Quebec Environment Minister Isabelle Melançon is urging her federal counterpart to push back against efforts by the Trump administration to water down tailpipe pollution rules for new vehicles.

In a newly-released letter, Melançon told federal Environment Minister Catherine McKenna that the regulations, adopted by the Obama administration, are an "essential" part of meeting the climate change goals of both the federal and provincial governments.

"As you know, Quebec has the firm intention of meeting the greenhouse gas reduction targets that it set," she said in the letter. "There is no doubt that reducing consumption of fossil fuels will take up an important part of our concerted efforts in this direction."

The regulations were adopted by the former Harper government in tandem with the United States. At the time, the Canada's federal Environment Department said that under the new system, 2025 vehicles would consume 50 per cent less fuel than 2008 vehicles.

But these targets, set for new cars and light trucks between 2022 and 2025 are now at risk after the Trump administration announced on April 2, that it wanted to weaken the standards that would require manufacturers to lower emissions by about five per cent each year.

As a result of America's possible withdrawal, the federal government is now reconsidering its own adherence to the tailpipe pollution policy.

'No real reason' for Trump's actions

British Columbia, California, Oregon and Washington state have all been critical of the decision to revise the regulation made by the U.S. Environmental Protection Agency.

“There appears to be no real reason for Trump to do that – it’s an affordable technology, it benefits consumers and it helps address climate,” B.C. Environment Minister George Heyman told National Observer in an interview in April.

“Those standards were agreed to by automakers in 2012, they’ve been preparing for this…They have technology that is feasible at a very reasonable cost. It will reduce emissions, and it will lower the cost of fuel for consumers.”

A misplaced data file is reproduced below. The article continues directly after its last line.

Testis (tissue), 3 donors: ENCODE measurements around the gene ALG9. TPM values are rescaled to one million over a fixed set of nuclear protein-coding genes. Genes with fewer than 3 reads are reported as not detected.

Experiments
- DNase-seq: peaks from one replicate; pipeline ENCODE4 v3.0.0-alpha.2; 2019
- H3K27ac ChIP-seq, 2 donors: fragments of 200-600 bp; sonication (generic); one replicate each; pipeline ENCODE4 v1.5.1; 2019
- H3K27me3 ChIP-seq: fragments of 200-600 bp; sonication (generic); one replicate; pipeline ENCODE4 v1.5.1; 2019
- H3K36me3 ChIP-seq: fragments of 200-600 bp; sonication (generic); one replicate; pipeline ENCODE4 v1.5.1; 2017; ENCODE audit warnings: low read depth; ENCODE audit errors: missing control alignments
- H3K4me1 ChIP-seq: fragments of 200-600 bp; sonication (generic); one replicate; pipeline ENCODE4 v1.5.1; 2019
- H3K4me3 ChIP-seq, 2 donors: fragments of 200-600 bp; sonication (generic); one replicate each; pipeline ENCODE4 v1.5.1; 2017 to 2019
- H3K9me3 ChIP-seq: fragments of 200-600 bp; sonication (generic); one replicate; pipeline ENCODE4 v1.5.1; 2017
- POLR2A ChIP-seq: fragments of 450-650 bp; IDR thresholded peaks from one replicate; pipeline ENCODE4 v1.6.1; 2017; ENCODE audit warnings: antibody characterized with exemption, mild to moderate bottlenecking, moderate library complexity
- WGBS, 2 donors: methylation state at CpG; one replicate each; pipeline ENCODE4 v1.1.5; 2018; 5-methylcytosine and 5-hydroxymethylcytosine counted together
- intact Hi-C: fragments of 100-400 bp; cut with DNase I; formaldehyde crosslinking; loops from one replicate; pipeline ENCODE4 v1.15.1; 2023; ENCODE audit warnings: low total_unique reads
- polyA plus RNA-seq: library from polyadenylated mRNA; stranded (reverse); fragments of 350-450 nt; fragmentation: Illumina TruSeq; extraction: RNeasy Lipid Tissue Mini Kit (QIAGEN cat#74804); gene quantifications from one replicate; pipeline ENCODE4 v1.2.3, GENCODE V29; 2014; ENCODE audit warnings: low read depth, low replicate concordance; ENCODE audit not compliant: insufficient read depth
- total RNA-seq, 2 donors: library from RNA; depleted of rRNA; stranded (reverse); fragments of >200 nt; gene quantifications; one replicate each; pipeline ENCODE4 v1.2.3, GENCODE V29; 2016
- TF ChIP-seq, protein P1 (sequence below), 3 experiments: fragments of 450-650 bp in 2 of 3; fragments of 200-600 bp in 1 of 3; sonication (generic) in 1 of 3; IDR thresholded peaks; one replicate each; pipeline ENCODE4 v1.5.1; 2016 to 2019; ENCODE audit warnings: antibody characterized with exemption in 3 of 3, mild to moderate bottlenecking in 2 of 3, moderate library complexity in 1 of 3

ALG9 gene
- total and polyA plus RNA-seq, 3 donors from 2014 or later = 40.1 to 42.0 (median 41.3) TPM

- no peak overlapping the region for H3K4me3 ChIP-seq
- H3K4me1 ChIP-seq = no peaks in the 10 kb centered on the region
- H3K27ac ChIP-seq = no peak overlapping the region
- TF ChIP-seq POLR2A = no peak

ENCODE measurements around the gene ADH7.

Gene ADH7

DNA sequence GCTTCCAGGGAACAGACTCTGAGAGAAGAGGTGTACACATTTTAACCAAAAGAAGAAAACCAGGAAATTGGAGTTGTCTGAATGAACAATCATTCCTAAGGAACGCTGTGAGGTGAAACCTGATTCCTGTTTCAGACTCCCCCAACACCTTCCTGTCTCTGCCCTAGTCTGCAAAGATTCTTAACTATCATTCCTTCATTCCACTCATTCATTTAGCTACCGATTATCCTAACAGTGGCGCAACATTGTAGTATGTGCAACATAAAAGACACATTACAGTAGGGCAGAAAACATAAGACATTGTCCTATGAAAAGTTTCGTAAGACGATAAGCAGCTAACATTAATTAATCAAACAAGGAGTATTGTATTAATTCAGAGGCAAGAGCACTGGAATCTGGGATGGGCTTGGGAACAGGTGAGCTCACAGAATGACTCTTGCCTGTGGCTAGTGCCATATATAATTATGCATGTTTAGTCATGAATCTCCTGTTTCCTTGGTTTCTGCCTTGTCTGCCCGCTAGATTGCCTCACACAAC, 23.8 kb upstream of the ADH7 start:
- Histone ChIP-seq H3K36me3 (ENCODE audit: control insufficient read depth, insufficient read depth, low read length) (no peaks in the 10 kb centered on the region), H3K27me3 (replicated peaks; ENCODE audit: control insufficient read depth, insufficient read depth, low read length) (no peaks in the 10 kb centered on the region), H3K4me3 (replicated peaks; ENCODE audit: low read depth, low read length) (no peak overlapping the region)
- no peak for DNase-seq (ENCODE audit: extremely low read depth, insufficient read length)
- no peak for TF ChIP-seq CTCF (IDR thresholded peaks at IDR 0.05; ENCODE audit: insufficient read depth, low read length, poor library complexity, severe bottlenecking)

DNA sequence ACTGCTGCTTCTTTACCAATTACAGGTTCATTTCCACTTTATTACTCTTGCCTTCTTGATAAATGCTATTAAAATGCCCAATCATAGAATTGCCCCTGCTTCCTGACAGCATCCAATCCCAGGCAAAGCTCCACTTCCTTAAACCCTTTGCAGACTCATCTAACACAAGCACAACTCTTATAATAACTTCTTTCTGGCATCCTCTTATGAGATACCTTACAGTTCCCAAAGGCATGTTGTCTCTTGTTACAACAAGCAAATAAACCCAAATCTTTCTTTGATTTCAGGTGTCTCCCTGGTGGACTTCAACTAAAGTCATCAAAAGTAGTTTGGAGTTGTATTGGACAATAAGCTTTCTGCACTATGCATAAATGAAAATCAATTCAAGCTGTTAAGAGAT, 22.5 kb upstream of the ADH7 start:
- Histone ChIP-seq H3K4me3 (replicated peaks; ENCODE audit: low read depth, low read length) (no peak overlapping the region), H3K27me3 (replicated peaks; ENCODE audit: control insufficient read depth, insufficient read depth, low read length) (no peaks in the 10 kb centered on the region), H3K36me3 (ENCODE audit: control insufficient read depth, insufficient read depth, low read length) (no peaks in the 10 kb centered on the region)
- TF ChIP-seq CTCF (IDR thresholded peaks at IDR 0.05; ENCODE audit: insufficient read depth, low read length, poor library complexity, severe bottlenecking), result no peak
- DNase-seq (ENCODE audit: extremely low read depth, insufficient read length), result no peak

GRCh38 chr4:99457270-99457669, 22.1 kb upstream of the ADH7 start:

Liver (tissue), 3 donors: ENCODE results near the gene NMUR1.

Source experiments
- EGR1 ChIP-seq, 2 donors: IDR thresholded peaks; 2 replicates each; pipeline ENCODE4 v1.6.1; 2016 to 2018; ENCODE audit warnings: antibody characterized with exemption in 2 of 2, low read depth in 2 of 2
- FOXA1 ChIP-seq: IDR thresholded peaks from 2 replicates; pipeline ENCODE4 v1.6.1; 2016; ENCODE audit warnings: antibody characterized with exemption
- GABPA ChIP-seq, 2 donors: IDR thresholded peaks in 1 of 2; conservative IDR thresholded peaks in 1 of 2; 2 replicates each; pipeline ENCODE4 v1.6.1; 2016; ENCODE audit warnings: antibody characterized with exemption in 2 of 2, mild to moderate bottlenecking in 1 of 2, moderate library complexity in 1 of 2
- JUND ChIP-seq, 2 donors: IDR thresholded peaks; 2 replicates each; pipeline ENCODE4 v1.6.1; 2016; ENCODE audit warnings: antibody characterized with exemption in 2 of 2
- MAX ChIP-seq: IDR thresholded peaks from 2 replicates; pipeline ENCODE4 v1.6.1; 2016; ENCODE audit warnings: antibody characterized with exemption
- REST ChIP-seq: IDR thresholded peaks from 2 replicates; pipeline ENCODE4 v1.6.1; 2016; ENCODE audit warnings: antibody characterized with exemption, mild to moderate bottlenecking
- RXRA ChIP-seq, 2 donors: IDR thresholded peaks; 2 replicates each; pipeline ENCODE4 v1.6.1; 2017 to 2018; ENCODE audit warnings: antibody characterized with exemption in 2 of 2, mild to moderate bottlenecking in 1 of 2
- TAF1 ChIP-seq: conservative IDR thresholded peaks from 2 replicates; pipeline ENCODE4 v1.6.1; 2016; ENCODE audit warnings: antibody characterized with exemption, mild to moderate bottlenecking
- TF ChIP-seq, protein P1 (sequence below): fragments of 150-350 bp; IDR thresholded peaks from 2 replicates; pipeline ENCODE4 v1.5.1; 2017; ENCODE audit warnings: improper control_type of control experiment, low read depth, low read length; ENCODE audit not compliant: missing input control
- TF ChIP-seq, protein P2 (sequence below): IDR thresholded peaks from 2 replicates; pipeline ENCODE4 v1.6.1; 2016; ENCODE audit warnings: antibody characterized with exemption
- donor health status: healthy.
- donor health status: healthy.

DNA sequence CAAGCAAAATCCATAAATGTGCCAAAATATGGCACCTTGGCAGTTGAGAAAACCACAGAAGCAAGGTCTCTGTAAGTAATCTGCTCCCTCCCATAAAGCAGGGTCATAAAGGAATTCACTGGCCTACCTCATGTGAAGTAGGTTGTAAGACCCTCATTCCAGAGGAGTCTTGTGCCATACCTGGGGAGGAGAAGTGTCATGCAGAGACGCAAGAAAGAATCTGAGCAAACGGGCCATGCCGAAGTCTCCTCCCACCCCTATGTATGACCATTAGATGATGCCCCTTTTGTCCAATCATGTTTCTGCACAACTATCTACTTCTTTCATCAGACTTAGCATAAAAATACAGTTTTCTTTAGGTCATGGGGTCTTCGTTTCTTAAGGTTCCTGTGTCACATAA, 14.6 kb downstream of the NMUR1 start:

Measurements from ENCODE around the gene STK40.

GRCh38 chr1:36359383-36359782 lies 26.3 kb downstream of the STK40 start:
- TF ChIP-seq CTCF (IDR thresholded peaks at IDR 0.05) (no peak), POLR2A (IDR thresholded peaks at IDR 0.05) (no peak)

Two days after the U.S. announced its review, McKenna said she had a "great call" with California Gov. Jerry Brown about the situation, and was looking forward to continuing to work together on cleaner cars and smarter fuel economy standards.

California, the District of Columbia and a coalition of 16 other states have since launched a lawsuit against the Trump administration over its plan to rollback on tailpipe pollution.

Federal officials reviewing Trump's decision

Asked about Melançon's new call for resistance, McKenna's office echoed her willingness to work collaboratively with U.S. states on clean energy, but said the federal government is also reviewing the impacts of Trump's actions.

"Cleaner cars are a key part of our plan to meet or beat our Paris climate goals," said McKenna's spokeswoman Caroline Thériault in a statement emailed to National Observer. "Cleaner cars mean lower fuel costs for consumers, less pollution, and healthier living standards for Canadians."

Thériault also noted that transportation accounts for almost a quarter of Canada's greenhouse gas pollution, which makes it important to have "smart" tailpipe rules for cars and trucks to reduce their emissions.

"We are paying close attention to the U.S. mid-term review of vehicle fuel efficiency standards, and to the actions of California and other like-minded U.S. states," she added. "Last month, Minister McKenna spoke with California's Gov. Brown to discuss our shared goal to fight climate change and promote clean transportation.

"When we first adopted these rules in 2012, we committed to conducting our own mid-term evaluation following the U.S. review. We will carefully consider environmental and economic impacts during that review."

Steven Guilbeault, co-founder of Quebec environmental group, Équiterre, said his organization supports Melançon's position.

"Canada must maintain the greenhouse gas emissions standards for vehicles in order to meet our target under the Paris Agreement," Guilbeault said on Twitter.

Investigative journalism has never been more important. Will you help?

Subscribe

Comments

Today's must read